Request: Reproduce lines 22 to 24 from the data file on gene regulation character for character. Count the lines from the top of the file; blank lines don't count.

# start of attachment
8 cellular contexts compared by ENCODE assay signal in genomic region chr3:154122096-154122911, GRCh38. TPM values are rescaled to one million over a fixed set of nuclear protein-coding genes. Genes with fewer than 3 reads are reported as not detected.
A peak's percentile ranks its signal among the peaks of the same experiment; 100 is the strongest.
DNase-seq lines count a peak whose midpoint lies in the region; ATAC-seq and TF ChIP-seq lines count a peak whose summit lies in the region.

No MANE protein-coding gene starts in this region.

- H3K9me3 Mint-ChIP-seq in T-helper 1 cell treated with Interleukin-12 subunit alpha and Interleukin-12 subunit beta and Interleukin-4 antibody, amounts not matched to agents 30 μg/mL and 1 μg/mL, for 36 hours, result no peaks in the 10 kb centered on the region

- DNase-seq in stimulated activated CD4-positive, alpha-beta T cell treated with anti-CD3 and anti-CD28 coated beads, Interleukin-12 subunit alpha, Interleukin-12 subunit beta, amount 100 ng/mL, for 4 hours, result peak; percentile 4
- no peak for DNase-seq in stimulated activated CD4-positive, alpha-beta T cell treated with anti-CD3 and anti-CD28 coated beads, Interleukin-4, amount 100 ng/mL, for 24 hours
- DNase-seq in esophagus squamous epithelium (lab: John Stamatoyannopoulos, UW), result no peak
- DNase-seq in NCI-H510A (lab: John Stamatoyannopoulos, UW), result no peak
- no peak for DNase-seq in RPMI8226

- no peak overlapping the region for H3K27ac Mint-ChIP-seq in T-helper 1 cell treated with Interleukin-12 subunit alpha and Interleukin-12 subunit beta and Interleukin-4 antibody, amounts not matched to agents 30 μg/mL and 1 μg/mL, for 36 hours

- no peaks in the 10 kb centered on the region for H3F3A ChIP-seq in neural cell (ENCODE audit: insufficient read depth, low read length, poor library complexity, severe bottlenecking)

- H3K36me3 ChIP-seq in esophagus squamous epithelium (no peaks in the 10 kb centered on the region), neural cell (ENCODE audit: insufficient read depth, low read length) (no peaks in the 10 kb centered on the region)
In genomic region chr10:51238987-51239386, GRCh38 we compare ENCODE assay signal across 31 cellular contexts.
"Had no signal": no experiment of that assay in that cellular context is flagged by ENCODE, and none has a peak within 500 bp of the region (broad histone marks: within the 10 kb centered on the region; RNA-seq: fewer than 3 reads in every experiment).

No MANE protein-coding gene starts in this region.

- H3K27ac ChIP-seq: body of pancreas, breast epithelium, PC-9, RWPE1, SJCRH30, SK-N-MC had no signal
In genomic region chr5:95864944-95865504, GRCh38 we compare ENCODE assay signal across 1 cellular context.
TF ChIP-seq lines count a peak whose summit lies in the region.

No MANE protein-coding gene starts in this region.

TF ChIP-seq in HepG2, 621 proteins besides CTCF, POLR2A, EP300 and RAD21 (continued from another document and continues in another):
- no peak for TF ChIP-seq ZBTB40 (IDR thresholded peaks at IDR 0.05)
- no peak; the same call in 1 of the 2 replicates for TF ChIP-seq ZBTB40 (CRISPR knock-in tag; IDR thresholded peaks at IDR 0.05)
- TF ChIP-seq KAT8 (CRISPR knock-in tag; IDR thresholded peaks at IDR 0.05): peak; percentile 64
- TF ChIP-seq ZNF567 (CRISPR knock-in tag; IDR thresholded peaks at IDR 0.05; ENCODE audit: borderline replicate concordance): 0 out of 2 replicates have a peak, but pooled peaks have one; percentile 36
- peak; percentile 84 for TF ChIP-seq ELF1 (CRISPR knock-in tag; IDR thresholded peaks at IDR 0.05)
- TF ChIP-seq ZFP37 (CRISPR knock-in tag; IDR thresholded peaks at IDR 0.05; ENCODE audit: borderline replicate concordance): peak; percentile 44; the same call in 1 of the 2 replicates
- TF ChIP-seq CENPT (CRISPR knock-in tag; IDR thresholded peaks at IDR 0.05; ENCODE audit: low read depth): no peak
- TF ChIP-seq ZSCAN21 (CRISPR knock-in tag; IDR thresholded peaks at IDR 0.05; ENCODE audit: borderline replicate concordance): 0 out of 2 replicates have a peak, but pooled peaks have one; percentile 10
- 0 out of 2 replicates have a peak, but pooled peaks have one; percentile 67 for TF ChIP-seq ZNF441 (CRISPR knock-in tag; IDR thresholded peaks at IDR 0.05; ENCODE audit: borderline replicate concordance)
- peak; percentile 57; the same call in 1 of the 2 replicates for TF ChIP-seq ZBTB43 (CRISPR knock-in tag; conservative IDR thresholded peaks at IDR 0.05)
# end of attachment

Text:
- no peak for TF ChIP-seq ZBTB40 (IDR thresholded peaks at IDR 0.05)
- no peak; the same call in 1 of the 2 replicates for TF ChIP-seq ZBTB40 (CRISPR knock-in tag; IDR thresholded peaks at IDR 0.05)
- TF ChIP-seq KAT8 (CRISPR knock-in tag; IDR thresholded peaks at IDR 0.05): peak; percentile 64